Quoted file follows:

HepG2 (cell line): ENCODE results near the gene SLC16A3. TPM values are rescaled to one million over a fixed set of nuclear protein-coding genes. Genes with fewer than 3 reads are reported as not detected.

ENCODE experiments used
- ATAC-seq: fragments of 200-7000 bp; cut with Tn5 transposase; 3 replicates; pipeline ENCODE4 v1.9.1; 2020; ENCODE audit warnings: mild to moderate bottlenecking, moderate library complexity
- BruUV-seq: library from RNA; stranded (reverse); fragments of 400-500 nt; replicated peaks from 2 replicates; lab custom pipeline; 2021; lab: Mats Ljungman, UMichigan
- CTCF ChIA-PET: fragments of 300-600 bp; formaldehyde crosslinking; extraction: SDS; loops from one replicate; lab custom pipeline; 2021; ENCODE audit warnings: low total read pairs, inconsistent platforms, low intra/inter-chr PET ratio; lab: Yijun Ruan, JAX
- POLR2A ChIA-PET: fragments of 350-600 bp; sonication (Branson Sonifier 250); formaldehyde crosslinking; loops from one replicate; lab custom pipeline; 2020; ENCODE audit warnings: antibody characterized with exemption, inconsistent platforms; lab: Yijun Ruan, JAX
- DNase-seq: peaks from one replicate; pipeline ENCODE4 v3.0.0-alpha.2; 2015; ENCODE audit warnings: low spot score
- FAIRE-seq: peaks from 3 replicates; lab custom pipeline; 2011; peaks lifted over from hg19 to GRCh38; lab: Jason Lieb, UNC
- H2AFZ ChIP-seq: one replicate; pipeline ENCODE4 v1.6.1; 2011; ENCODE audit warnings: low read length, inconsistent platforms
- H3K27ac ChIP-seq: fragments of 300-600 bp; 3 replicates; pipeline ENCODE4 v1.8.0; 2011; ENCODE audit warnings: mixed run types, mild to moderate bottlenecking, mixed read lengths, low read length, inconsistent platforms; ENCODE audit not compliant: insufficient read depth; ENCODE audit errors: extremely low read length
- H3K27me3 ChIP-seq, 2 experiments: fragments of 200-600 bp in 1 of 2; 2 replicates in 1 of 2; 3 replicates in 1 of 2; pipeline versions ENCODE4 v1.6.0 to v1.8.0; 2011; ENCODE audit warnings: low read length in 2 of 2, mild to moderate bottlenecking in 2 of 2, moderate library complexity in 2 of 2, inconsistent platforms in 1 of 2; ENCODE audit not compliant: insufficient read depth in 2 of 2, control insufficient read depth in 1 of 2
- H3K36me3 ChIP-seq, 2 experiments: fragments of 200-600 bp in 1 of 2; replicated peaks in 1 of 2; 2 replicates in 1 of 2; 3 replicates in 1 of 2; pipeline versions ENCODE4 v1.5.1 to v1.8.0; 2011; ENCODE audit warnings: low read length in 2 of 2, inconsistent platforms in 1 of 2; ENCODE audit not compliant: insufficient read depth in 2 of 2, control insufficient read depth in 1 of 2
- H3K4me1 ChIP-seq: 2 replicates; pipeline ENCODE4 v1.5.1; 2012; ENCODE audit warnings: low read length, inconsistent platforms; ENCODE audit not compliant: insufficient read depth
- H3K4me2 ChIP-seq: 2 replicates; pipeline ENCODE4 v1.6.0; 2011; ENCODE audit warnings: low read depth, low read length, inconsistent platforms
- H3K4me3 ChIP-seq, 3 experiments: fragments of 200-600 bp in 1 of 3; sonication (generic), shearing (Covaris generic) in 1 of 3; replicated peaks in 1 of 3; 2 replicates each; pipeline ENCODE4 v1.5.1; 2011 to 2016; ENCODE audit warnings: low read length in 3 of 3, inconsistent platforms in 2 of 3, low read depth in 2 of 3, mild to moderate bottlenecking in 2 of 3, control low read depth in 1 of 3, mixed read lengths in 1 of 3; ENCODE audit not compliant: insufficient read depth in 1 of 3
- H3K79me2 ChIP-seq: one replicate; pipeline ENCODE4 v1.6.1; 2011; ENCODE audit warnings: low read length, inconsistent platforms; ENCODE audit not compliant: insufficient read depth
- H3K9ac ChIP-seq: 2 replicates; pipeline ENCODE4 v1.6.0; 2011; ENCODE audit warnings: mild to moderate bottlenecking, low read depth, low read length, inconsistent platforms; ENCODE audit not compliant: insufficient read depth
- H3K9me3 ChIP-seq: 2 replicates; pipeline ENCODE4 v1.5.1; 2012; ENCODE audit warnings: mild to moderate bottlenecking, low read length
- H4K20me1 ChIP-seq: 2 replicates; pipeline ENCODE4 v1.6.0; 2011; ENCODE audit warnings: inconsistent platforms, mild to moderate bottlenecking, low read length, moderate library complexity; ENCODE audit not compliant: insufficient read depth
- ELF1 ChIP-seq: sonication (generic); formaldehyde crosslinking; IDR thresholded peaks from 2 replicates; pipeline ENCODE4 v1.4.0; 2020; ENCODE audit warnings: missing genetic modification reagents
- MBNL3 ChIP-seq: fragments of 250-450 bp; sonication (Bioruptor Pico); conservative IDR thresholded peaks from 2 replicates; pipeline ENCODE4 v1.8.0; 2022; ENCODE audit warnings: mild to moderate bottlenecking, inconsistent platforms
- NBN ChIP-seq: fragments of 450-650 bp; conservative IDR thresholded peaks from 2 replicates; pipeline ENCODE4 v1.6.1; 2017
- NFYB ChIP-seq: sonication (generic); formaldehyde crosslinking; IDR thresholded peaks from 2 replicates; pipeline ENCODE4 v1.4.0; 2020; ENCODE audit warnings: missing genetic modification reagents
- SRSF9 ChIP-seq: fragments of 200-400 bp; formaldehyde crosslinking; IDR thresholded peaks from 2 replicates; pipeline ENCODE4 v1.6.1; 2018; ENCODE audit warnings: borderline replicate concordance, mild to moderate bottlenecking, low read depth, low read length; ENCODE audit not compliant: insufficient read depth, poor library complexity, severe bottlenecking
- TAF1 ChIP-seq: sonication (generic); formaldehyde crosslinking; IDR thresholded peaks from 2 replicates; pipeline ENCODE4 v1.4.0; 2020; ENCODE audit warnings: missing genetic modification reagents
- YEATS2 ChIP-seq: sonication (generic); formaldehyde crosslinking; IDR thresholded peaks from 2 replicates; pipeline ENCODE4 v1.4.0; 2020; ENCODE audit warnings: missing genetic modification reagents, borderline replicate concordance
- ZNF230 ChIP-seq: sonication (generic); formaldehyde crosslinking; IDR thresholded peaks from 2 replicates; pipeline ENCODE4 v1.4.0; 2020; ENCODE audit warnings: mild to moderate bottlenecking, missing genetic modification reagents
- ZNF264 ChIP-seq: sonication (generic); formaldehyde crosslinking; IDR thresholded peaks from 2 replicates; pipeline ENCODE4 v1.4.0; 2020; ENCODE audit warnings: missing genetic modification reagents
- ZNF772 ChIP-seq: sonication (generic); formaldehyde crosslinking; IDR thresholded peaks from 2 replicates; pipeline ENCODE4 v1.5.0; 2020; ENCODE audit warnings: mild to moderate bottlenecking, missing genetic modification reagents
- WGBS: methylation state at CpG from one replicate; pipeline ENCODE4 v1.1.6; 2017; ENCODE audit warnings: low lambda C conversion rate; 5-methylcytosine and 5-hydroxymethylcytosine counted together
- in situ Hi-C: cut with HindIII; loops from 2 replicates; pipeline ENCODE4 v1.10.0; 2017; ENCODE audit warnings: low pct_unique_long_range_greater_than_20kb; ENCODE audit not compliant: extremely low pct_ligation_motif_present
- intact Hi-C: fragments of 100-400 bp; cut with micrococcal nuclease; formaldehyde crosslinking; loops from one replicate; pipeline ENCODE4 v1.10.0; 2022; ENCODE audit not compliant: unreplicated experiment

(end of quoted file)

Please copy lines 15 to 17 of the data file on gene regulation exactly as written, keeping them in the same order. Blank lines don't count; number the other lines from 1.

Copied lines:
- H3K4me3 ChIP-seq, 3 experiments: fragments of 200-600 bp in 1 of 3; sonication (generic), shearing (Covaris generic) in 1 of 3; replicated peaks in 1 of 3; 2 replicates each; pipeline ENCODE4 v1.5.1; 2011 to 2016; ENCODE audit warnings: low read length in 3 of 3, inconsistent platforms in 2 of 3, low read depth in 2 of 3, mild to moderate bottlenecking in 2 of 3, control low read depth in 1 of 3, mixed read lengths in 1 of 3; ENCODE audit not compliant: insufficient read depth in 1 of 3
- H3K79me2 ChIP-seq: one replicate; pipeline ENCODE4 v1.6.1; 2011; ENCODE audit warnings: low read length, inconsistent platforms; ENCODE audit not compliant: insufficient read depth
- H3K9ac ChIP-seq: 2 replicates; pipeline ENCODE4 v1.6.0; 2011; ENCODE audit warnings: mild to moderate bottlenecking, low read depth, low read length, inconsistent platforms; ENCODE audit not compliant: insufficient read depth